The White community will be a surprise. This could be the first time in history that Chicago doesn’t have a White candidate to unite behind. Some of you are probably raising your eyebrows at these statements. But I’ll bet it’s only the people who have never experienced a Rahm Emanuel campaign on the streets of Chicago. Rahm Emanuel was your author’s Congressman and I remember only too well the reception Emanuel was given in the White community. Keep in mind that Chicago is the most Polish city on Earth and when the President of the Polish American Congress says you’re a, “millionaire carpetbagger who knows nothing” you’ve got problems. Chicago’s fired-up Christian and Muslim communities might also have a problem with the fact that Emanuel holds duel U.S./Israeli citizenship, was a volunteer in the Israeli Defense Force, is financed by Jewish film producers in Hollywood and is the poster child for every conspiracy theorist’s vision of the New World Order. For that reason, I believe the White community will only give him 65% of their vote.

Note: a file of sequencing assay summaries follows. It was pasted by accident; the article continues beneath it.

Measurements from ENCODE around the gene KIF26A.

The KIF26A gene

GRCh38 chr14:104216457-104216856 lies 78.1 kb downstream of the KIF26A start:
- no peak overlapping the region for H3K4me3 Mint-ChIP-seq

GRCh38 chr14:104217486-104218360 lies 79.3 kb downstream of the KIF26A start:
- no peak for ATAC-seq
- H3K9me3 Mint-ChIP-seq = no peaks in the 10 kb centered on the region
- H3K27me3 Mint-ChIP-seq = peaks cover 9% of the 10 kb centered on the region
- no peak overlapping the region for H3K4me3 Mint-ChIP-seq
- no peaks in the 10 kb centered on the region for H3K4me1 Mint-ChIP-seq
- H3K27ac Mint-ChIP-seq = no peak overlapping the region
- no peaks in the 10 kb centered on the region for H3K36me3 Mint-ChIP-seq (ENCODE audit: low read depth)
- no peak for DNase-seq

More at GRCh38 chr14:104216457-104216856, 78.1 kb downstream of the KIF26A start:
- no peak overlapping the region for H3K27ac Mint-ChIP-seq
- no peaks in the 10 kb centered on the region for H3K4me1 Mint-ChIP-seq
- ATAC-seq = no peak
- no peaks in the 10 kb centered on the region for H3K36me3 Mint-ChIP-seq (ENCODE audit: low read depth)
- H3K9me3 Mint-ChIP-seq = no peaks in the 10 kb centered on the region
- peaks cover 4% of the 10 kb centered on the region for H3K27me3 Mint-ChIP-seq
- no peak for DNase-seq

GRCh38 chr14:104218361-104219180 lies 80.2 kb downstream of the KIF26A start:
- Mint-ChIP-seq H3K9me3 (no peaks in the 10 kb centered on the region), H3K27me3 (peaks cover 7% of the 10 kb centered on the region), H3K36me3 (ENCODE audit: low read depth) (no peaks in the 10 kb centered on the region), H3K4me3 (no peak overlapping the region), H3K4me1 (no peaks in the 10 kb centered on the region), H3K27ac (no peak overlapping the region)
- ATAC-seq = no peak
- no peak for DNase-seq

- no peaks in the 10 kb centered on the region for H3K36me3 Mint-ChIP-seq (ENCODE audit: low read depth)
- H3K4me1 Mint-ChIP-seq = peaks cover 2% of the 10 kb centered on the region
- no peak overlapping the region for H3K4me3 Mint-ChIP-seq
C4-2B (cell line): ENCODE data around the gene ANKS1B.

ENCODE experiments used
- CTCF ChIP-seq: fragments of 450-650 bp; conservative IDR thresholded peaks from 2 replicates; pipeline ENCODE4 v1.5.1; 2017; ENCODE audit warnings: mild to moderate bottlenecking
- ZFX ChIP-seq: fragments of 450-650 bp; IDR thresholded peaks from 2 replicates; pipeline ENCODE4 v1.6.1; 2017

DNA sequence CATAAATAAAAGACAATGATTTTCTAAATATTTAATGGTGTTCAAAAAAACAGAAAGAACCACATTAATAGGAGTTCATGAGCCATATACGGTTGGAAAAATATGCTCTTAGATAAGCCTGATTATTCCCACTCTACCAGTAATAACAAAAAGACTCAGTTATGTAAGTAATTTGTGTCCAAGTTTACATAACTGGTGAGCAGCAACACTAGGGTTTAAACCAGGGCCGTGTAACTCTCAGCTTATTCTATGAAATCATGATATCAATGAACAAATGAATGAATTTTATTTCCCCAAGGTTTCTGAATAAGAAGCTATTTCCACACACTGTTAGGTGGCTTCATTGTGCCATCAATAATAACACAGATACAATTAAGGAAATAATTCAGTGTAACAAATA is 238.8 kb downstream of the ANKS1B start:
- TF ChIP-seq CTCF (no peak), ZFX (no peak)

But who gets the remaining 30% of the White voting block? If you look at the most recent trends, those are the ‘Forrest Claypool independents’ and ‘anti-Rahm machine Democrats’. I’ll call it a toss-up with Del Valle getting the 15% reform vote and Chico getting the 15% Machine vote. And don’t forget Hu. He grew up on the White Northwest side. I’ve given him 5% of the White vote with the bulk of that coming from his old neighborhood.